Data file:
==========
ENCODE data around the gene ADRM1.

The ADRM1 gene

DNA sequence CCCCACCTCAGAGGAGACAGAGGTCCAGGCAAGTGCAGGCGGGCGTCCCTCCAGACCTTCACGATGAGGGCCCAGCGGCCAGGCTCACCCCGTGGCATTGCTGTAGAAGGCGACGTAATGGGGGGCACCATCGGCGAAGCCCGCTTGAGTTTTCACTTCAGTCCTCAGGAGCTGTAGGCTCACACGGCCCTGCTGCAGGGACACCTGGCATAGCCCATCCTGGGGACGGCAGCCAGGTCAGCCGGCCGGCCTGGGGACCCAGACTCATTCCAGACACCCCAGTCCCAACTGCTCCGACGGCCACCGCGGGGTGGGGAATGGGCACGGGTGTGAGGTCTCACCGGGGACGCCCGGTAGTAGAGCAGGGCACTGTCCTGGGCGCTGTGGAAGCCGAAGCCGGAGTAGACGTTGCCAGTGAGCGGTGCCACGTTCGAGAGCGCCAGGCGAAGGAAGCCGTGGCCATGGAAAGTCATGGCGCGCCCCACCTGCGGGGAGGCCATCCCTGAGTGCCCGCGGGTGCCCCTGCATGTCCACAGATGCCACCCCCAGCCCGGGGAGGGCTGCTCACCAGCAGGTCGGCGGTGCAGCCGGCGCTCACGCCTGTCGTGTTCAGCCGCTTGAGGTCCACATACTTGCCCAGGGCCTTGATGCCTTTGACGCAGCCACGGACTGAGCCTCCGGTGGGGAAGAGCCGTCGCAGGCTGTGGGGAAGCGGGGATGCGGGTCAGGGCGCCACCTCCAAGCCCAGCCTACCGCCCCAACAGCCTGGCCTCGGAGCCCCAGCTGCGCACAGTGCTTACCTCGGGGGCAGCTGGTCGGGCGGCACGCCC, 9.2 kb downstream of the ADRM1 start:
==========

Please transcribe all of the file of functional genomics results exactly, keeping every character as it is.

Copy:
ENCODE data around the gene ADRM1.

The ADRM1 gene

DNA sequence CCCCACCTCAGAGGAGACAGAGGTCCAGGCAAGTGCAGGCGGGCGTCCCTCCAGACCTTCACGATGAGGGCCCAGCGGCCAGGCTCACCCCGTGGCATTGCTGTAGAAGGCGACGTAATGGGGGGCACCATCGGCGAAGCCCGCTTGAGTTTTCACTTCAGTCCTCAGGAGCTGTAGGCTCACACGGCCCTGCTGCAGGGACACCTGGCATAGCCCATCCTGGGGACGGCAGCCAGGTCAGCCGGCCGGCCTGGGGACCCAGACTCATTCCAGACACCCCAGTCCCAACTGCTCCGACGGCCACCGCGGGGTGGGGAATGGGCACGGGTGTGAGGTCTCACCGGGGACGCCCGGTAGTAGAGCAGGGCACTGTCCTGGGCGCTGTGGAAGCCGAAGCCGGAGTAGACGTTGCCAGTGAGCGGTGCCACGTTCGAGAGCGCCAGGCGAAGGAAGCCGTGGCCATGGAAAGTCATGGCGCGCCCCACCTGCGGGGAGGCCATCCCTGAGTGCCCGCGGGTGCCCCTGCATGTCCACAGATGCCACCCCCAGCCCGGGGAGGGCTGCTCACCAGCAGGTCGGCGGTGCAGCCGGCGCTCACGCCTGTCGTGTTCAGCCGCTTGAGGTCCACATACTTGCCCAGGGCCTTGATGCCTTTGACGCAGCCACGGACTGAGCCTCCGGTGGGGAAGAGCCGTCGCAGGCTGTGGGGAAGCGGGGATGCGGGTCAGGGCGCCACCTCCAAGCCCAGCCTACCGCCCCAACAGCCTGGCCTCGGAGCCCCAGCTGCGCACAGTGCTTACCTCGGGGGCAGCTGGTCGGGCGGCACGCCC, 9.2 kb downstream of the ADRM1 start: